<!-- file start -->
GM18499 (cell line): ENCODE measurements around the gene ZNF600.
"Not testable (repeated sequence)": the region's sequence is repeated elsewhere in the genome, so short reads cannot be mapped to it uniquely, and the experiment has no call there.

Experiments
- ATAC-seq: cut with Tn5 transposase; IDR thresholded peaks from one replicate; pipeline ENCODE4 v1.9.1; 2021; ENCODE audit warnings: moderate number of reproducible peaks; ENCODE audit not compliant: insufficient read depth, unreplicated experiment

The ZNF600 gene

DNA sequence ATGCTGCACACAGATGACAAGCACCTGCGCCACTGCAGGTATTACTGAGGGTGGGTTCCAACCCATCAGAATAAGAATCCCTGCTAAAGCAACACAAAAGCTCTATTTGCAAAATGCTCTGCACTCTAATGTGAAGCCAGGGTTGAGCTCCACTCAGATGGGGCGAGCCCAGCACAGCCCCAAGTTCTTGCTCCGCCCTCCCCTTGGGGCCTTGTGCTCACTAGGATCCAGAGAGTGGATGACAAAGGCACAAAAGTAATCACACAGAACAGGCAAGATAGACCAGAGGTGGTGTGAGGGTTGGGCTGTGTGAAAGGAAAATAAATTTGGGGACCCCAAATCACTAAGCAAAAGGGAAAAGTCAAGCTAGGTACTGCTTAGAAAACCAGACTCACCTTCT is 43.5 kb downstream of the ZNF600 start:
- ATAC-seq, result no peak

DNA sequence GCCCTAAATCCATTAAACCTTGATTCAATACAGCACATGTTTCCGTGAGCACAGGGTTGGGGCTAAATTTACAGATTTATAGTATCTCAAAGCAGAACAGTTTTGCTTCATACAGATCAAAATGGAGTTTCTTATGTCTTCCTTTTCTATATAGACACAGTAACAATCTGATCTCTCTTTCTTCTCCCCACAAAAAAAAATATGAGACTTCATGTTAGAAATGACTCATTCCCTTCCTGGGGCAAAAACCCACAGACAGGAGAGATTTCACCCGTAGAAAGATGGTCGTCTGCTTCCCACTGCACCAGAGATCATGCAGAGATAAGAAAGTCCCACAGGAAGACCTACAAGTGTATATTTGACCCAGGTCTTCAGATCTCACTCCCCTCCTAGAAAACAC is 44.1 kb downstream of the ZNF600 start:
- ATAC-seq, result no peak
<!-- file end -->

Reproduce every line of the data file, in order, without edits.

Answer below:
GM18499 (cell line): ENCODE measurements around the gene ZNF600.
"Not testable (repeated sequence)": the region's sequence is repeated elsewhere in the genome, so short reads cannot be mapped to it uniquely, and the experiment has no call there.

Experiments
- ATAC-seq: cut with Tn5 transposase; IDR thresholded peaks from one replicate; pipeline ENCODE4 v1.9.1; 2021; ENCODE audit warnings: moderate number of reproducible peaks; ENCODE audit not compliant: insufficient read depth, unreplicated experiment

The ZNF600 gene

DNA sequence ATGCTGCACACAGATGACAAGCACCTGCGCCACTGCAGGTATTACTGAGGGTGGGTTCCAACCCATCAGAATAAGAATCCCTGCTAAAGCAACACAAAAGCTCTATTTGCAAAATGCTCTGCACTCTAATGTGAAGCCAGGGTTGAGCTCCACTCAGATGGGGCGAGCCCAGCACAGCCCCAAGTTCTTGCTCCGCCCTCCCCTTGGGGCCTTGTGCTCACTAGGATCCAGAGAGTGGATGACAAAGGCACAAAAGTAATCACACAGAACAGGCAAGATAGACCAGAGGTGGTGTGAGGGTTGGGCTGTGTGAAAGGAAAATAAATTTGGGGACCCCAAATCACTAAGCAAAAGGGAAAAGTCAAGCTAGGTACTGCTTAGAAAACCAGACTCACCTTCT is 43.5 kb downstream of the ZNF600 start:
- ATAC-seq, result no peak

DNA sequence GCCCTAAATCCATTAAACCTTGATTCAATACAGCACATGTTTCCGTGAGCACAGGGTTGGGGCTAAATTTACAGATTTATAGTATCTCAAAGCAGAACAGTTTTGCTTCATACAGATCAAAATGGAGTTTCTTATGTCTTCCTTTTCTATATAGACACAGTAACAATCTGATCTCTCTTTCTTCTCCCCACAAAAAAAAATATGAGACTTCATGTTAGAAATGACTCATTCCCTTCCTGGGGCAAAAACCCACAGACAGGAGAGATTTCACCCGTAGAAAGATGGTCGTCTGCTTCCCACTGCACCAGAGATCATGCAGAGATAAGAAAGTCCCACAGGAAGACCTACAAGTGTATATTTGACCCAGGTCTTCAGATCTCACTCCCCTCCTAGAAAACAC is 44.1 kb downstream of the ZNF600 start:
- ATAC-seq, result no peak